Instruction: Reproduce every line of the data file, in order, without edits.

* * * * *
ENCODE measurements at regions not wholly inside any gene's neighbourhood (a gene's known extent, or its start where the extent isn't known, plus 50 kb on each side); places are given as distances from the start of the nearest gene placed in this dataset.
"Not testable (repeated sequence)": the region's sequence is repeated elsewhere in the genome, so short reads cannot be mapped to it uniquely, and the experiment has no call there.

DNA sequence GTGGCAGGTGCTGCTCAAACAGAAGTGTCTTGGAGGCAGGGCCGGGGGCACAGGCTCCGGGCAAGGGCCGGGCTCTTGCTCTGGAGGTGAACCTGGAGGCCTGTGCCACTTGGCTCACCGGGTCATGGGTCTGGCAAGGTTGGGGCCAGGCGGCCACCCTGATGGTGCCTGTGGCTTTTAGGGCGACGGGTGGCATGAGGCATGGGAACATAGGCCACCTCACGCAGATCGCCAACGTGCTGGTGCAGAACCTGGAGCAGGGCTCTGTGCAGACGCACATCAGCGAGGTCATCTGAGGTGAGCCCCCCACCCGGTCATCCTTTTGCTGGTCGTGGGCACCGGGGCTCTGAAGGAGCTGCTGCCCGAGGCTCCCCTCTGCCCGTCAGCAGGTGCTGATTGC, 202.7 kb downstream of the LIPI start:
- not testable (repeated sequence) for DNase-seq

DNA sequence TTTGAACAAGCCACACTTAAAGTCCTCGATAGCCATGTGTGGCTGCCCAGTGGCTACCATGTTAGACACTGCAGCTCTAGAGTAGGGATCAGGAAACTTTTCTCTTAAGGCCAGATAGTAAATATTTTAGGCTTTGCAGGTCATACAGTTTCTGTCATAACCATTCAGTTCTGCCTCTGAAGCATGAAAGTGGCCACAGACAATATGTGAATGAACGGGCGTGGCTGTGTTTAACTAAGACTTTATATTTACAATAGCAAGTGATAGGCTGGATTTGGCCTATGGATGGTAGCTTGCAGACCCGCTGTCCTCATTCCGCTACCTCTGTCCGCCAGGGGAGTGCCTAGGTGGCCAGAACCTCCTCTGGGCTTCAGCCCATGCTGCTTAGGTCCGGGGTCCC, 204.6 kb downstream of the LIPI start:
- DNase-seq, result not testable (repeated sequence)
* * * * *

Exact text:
ENCODE measurements at regions not wholly inside any gene's neighbourhood (a gene's known extent, or its start where the extent isn't known, plus 50 kb on each side); places are given as distances from the start of the nearest gene placed in this dataset.
"Not testable (repeated sequence)": the region's sequence is repeated elsewhere in the genome, so short reads cannot be mapped to it uniquely, and the experiment has no call there.

DNA sequence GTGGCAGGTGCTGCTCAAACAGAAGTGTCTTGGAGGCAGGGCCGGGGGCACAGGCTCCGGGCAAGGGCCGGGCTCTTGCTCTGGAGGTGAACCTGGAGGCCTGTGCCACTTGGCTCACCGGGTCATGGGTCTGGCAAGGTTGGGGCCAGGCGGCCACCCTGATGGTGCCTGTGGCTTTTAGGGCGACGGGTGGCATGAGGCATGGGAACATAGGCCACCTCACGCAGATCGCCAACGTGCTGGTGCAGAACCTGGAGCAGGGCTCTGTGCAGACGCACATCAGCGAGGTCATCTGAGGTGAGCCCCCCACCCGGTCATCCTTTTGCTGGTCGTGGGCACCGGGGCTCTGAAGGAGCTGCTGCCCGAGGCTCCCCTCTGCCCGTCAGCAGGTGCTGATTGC, 202.7 kb downstream of the LIPI start:
- not testable (repeated sequence) for DNase-seq

DNA sequence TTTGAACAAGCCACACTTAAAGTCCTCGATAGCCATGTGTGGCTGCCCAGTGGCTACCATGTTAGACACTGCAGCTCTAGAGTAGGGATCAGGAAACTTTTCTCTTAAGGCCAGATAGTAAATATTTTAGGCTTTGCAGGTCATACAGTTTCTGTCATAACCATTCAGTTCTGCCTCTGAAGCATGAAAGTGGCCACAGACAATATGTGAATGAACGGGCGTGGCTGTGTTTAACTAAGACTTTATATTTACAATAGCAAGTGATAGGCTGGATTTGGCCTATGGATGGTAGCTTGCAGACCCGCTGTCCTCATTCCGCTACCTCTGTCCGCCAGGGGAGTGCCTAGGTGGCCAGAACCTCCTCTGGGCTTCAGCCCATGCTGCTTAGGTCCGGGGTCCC, 204.6 kb downstream of the LIPI start:
- DNase-seq, result not testable (repeated sequence)